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Ann Am Thorac Soc. 2013 Dec;10(6):559-64. doi: 10.1513/AnnalsATS.201304-100OC.

A longitudinal study evaluating the effect of exacerbations on physical activity in patients with chronic obstructive pulmonary disease.

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1
1 University of Connecticut School of Medicine and.

Abstract

BACKGROUND:

Physical inactivity is common in stable chronic obstructive pulmonary disease (COPD) and independently predicts poor outcomes. Longitudinal assessments of physical activity in outpatients with COPD, covering periods of stability and exacerbations, have not been evaluated previously.

METHODS:

Patients with clinically stable COPD and a history of two or more clinical exacerbations in the preceding 12 months were recruited. Physical activity was measured using a triaxial accelerometer worn continuously on the nondominant wrist. Mean minutes per day of higher level physical activity was the primary outcome variable. Symptom-defined exacerbations were assessed using the 14-item Exacerbations of Chronic Pulmonary Disease Tool (EXACT) daily dairy. Clinically reported exacerbations were also captured. Minutes per day of higher level physical activity during exacerbation and nonexacerbation days were compared, using a mixed model analysis.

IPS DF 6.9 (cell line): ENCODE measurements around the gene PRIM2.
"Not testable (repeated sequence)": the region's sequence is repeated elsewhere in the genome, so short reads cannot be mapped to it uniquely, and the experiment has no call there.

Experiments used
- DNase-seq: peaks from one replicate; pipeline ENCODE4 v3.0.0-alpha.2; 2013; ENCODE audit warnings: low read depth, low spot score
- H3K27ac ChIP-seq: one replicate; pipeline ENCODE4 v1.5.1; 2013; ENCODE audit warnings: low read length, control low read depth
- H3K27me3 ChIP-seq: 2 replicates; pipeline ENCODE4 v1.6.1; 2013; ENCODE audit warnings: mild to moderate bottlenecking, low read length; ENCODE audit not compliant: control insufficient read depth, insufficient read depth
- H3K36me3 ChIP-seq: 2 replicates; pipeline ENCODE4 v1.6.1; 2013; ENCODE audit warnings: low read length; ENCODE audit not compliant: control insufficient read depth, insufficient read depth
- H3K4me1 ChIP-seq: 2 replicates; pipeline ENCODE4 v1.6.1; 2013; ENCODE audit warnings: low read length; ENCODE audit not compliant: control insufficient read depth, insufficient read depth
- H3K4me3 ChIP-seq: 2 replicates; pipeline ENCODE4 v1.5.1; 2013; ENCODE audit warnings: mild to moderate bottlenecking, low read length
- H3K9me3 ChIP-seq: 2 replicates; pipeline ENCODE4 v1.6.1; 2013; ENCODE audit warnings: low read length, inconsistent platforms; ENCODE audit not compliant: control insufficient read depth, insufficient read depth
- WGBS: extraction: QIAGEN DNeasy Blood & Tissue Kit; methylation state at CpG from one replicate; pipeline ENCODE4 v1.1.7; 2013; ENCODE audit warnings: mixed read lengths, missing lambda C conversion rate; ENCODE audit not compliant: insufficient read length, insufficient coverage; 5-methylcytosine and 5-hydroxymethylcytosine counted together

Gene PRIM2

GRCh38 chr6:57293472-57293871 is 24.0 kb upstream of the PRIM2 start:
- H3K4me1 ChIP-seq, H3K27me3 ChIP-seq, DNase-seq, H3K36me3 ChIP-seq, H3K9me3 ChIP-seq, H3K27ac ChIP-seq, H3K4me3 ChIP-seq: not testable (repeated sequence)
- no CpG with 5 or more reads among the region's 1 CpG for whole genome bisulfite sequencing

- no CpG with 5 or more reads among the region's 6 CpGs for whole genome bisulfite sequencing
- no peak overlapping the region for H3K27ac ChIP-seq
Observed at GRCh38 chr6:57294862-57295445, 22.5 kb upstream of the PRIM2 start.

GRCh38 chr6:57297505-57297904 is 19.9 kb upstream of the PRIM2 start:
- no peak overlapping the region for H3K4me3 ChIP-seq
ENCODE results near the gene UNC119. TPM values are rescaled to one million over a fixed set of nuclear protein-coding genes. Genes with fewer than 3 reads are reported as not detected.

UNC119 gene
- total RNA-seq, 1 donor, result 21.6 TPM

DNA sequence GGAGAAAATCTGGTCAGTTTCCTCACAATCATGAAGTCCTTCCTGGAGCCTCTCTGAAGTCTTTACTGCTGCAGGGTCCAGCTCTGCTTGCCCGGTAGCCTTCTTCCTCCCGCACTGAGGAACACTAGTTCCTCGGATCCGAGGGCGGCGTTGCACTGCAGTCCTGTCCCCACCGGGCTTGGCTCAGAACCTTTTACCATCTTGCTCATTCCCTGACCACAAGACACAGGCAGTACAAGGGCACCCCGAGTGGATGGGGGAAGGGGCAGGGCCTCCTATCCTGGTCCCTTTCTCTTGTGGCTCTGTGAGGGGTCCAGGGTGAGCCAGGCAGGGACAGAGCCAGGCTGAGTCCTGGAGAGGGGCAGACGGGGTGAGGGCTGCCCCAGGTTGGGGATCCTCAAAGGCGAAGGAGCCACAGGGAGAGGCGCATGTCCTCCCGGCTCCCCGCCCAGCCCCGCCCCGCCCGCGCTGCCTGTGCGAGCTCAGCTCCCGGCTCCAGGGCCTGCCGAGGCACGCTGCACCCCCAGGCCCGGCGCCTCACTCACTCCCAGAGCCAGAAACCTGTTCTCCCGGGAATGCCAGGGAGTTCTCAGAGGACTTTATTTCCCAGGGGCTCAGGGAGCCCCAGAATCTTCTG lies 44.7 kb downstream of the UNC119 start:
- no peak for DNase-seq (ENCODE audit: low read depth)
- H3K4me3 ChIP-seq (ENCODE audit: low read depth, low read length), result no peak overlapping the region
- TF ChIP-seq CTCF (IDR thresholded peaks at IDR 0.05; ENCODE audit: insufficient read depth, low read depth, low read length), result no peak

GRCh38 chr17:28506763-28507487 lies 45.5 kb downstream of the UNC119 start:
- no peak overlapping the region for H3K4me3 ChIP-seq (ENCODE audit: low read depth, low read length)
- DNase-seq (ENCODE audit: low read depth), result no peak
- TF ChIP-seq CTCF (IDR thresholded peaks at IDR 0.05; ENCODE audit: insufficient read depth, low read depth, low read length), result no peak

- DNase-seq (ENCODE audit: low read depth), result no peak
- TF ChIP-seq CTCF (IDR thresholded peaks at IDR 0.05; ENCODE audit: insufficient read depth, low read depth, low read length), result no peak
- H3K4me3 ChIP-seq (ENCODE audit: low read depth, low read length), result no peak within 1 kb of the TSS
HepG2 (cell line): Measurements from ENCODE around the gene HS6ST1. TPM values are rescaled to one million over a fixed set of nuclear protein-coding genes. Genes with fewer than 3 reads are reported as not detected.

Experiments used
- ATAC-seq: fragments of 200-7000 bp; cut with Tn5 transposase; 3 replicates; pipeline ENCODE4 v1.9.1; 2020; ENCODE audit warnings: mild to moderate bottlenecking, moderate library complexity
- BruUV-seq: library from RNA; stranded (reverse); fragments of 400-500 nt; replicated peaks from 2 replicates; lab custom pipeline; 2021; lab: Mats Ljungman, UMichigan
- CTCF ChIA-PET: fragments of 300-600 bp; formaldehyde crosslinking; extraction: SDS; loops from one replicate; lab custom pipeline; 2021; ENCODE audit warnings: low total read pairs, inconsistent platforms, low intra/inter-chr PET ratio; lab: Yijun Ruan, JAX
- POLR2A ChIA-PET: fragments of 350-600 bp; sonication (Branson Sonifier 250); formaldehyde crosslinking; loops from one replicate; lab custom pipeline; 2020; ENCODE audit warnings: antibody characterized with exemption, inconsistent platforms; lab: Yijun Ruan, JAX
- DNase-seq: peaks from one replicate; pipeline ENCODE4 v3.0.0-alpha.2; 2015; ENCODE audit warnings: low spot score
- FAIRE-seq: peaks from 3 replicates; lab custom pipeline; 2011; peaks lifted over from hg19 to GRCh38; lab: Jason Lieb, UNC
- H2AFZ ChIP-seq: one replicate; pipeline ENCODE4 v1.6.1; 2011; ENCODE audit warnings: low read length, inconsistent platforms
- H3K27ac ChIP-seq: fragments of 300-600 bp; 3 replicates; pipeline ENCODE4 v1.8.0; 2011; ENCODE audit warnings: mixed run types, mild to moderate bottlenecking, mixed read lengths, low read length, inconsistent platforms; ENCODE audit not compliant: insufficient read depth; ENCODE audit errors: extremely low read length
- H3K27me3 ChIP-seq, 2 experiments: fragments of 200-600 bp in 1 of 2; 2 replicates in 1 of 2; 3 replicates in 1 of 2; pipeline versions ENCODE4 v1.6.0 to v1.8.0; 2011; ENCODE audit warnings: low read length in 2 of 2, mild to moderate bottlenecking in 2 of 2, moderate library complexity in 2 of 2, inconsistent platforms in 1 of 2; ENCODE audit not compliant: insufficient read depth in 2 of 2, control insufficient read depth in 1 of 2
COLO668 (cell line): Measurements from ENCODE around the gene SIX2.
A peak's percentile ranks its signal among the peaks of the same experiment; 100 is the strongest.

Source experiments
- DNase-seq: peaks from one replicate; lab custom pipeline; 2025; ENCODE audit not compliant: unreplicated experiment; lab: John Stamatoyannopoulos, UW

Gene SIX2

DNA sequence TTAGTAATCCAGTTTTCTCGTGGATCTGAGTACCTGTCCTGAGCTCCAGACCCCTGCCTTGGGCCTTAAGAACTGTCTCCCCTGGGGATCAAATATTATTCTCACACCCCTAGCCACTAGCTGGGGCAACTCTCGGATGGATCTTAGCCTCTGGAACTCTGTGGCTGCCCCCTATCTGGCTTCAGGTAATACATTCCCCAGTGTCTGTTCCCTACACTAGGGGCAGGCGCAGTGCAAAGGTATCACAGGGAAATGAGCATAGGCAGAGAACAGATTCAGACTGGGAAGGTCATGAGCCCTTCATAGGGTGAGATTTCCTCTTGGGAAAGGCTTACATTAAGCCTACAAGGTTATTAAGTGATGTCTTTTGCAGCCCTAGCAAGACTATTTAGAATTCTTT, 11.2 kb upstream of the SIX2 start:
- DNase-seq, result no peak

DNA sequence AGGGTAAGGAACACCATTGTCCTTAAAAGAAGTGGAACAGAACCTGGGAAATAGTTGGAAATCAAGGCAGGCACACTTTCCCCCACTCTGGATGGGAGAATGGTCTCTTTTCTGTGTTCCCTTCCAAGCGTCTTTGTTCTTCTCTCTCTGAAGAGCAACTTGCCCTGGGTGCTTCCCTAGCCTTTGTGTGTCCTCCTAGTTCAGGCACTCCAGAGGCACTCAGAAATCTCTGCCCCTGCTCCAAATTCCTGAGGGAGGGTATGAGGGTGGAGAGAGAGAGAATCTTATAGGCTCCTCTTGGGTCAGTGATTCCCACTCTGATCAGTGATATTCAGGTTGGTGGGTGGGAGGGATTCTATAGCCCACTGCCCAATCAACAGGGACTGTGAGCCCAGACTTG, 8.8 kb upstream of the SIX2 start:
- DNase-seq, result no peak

MEASUREMENTS AND MAIN RESULTS:

Seventeen patients were monitored for 135 ± 18 days. Nine were male with a mean age of 63 ± 12 years and mean FEV1 of 52 ± 20%. Fifteen patients had 27 symptom (EXACT)-defined exacerbations, including 9 that were also clinically reported. Patients spent fewer minutes per day at a higher level physical activity level during exacerbation days than nonexacerbation days: 131 ± 14 versus 157 ± 14 minutes (P < 0.0001). The greatest reduction in physical activity was during the first week of the exacerbation; activity remained low for approximately 2 weeks after exacerbation resolution.

CONCLUSIONS:

Physical activity decreased significantly during exacerbations. Reduction in activity occurs early during an exacerbation and persists for about 2 weeks after symptomatic recovery.

PMID:
24053416
DOI:
10.1513/AnnalsATS.201304-100OC
[Indexed for MEDLINE]

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